YOU ARE HERE: LAT HomeCollections


Tankian's System Is a Serjical Strategy

September 29, 2002|STEVE HOCHMAN

System of a Down pretty much stands alone right now in the hard-rock mainstream, as a band with topical awareness and one that doesn't resort to rap-metal gimmicks or cartoonish menace.

System singer Serj Tankian, though, is looking for some company.

Tankian is launching a record label, Serjical Strike, in a joint venture with Columbia Records (to which System is signed). Fans, though, should not look to the label for System of a Down clones.

A showcase concert on Oct. 8 at the Troubadour will introduce the label with performances by three distinctly different Southern California bands: frenetic Bad Acid Trip, Brit-poppish Slow Motion Reign and gothy Kittens for Christian. The Serjical Strike plan is to release an album by each group next year, plus one by Serart, a freewheeling jazz/world music/spoken-word collaboration of Tankian and Armenian multi-instrumentalist Arto Tuncboyaciyan

Tankian says his attraction to the bands he's signed has nothing to do with particular musical styles or thematic content.

"They are original acts," he says, "and [they play] original music that I don't think would be otherwise available. I'm trying to bring original music to the forefront and expand the dynamics of music. When I go buy music, I buy a lot of different types, and I want to help enrich that angle of purchasing as a music consumer."

Serjical Strike started a year and a half ago as an Internet project, offering albums by Bad Acid Trip and Kittens for Christian only through the Web site ( and in a handful of small, independent record stores in the L.A. area. The idea was to stamp the company with Tankian's sensibilities in a way modeled largely on two other labels: American Records, started by Rick Rubin (who originally signed and produced System) and Axiom Records, founded by eclectic producer-musician Bill Laswell.

"When I see something is from Axiom, I'm always interested to see what it is," Tankian says, adding that Laswell "has established a label identity. There are a lot of major labels out there with all these records that are not really identified with the label. And I like what Rick Rubin has done with American, where there's a variety of artists--I like that model, where it's not one genre, but where it's about really believing in these bands and not just about whether something's commercially viable."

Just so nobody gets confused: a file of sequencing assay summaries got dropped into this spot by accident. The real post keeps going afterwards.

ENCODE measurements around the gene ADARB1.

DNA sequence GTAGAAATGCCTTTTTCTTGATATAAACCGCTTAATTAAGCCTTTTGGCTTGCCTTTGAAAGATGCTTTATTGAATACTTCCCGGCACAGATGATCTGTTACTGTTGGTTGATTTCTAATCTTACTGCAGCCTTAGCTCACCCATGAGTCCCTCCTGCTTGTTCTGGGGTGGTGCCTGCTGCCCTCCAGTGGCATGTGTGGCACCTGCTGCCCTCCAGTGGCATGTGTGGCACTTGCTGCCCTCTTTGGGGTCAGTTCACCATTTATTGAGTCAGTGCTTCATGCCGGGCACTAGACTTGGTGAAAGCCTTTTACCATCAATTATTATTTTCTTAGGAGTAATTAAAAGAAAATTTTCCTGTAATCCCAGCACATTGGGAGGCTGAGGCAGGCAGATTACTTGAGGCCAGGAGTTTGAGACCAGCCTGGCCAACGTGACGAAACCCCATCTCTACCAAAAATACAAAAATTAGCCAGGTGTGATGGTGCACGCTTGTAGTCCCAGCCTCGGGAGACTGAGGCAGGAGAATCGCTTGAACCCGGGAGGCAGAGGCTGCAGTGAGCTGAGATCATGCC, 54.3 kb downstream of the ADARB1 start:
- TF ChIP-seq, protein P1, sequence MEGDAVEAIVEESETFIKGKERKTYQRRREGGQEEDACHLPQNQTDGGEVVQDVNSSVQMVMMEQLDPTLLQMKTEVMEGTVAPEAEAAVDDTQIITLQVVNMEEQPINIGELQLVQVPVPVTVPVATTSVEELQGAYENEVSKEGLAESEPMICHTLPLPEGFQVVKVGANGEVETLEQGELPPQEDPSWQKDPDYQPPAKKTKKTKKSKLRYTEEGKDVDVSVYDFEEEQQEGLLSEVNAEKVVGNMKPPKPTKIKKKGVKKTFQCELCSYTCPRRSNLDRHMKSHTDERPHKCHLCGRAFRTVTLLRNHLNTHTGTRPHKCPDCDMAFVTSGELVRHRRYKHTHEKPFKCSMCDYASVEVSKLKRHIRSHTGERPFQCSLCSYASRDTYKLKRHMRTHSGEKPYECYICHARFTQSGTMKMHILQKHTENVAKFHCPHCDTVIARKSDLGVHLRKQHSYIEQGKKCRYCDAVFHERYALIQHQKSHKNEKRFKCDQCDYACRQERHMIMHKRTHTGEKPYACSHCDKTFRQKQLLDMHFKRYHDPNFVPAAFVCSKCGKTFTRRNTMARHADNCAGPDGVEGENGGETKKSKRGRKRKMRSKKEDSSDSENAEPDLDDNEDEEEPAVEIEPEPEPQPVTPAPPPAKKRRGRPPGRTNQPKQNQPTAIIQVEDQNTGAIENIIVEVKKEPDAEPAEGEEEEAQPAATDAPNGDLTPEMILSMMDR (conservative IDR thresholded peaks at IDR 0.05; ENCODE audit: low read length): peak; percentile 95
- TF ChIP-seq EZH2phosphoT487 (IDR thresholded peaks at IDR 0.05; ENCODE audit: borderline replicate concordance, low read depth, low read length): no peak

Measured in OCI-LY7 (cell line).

The goals haven't really changed with the boost to a major-label association.

"I haven't had a commerciality conversation with the Columbia brass," he says. "That's not what I do and they know that. With System they took a chance and nothing was ever said about sales projections, and I've still never had that conversation with them.

"I think they know I will bring some things in that could be ahead of trends," Tankian says. "And I'll have some things still going through independent distribution that are better served that way. Obviously Columbia is in this to make money. But to me it's a matter of whether it's good music, and even if it's not commercially viable and Columbia ends up dropping my label in a couple of years, I'll still be happy because I brought out good music."


HAVE FAITH: To counteract downloading and copying trends, Warner Bros. Records is jumping into the value-added realm with an ambitious Internet tie-in to Faith Hill's coming CD, "Cry." A code embedded in the disc, due in stores Oct. 15, will allow fans to put it in a computer and connect to a Web site being called Faith Hill TV.

"We're filming an episodic documentary starting with her in the studio making the record," says Warner Bros. creative czar Jeff Ayeroff. "It will be updated constantly. We'll have a piece about her photo shoot, choosing the cover with her husband Tim McGraw, behind the scenes at the making of her TV special that will be on NBC on Thanksgiving. We'll film when she's on with Leno, Letterman, when she goes to Europe."

The idea isn't a country music version of "The Anna Nicole Show," but to create a connection with Hill that will only be available to fans who buy the album.

"We want to create a community of fans who bought the CD, to enhance the value," Ayeroff says. "This will be the things people want to see about an artist."

One bit may be of particular interest to L.A. concertgoers--it was a Hill video that was being filmed at the El Rey Theatre recently when structural problems in the building caused the fire marshal to close it. Hill and crew had to pack up the production and start fresh the next night at the Palace. All of that was filmed by the documentary team.


Los Angeles Times Articles